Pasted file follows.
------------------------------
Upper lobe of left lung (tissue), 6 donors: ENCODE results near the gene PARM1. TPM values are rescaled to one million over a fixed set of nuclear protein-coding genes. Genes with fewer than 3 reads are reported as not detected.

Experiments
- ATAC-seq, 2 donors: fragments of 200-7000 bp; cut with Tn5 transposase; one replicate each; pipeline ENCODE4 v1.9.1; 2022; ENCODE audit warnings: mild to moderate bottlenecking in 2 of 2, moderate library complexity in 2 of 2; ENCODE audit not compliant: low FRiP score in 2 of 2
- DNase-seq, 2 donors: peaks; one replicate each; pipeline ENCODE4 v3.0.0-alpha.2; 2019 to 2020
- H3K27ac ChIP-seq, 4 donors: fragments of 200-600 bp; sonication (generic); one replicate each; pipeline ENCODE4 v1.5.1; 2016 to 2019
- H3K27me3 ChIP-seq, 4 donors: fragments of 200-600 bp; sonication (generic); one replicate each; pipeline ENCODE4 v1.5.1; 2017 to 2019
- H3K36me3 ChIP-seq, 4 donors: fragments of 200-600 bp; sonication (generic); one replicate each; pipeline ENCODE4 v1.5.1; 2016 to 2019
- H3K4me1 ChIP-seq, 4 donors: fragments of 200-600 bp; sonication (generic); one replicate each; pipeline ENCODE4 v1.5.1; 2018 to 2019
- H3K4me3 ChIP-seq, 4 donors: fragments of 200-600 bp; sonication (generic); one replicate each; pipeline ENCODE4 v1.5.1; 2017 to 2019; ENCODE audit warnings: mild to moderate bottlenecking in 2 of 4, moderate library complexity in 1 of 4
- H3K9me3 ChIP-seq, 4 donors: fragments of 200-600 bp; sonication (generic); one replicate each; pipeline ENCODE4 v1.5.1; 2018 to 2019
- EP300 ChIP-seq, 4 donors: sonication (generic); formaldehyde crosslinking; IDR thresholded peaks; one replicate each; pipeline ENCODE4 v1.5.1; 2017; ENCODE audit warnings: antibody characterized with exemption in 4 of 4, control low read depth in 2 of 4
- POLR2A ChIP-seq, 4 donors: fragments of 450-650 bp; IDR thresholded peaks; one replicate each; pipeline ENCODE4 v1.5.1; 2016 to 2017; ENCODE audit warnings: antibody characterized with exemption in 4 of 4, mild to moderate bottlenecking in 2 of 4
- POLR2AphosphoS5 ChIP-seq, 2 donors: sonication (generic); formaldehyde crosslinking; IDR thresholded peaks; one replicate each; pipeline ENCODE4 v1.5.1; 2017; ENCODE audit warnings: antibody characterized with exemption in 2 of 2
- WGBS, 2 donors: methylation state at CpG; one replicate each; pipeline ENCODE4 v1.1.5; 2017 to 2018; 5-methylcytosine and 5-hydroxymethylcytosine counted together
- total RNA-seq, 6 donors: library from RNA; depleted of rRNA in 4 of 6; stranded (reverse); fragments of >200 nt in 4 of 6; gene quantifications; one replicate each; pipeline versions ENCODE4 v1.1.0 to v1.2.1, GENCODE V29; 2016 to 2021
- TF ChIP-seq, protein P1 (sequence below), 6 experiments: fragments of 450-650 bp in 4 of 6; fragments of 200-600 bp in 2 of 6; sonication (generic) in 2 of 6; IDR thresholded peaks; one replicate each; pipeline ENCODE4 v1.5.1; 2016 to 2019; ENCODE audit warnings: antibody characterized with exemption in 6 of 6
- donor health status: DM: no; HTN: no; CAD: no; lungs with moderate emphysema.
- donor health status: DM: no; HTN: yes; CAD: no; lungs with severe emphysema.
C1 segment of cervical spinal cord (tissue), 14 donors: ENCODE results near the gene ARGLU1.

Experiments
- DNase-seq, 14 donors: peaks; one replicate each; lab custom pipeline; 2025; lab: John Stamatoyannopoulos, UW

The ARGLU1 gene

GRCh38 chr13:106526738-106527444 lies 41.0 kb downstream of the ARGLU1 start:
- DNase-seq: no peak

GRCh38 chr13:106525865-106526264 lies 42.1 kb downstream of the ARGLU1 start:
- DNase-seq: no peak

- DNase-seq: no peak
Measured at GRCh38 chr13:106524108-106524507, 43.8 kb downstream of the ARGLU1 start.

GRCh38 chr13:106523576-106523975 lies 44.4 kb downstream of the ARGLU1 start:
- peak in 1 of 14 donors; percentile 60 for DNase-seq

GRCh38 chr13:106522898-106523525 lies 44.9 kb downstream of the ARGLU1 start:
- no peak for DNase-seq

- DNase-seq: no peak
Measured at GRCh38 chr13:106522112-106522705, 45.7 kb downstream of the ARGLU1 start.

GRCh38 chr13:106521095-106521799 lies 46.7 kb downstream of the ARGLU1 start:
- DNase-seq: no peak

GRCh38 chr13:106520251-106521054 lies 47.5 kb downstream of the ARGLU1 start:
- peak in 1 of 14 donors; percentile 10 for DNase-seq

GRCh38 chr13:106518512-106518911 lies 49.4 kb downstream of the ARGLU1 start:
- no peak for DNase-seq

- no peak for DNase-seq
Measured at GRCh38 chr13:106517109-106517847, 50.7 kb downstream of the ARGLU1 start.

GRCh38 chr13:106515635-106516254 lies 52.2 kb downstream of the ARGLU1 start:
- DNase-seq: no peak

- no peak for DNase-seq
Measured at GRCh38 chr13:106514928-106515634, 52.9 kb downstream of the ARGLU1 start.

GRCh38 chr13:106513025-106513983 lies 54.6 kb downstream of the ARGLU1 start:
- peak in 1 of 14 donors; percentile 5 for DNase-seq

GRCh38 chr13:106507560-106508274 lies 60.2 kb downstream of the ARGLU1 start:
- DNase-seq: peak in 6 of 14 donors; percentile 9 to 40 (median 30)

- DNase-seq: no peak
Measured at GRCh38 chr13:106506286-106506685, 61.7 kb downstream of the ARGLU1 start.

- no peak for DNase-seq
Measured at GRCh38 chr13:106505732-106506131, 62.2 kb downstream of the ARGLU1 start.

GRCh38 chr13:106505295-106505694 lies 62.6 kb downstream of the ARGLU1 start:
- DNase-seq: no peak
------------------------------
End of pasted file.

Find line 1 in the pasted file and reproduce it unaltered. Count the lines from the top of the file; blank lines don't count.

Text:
Upper lobe of left lung (tissue), 6 donors: ENCODE results near the gene PARM1. TPM values are rescaled to one million over a fixed set of nuclear protein-coding genes. Genes with fewer than 3 reads are reported as not detected.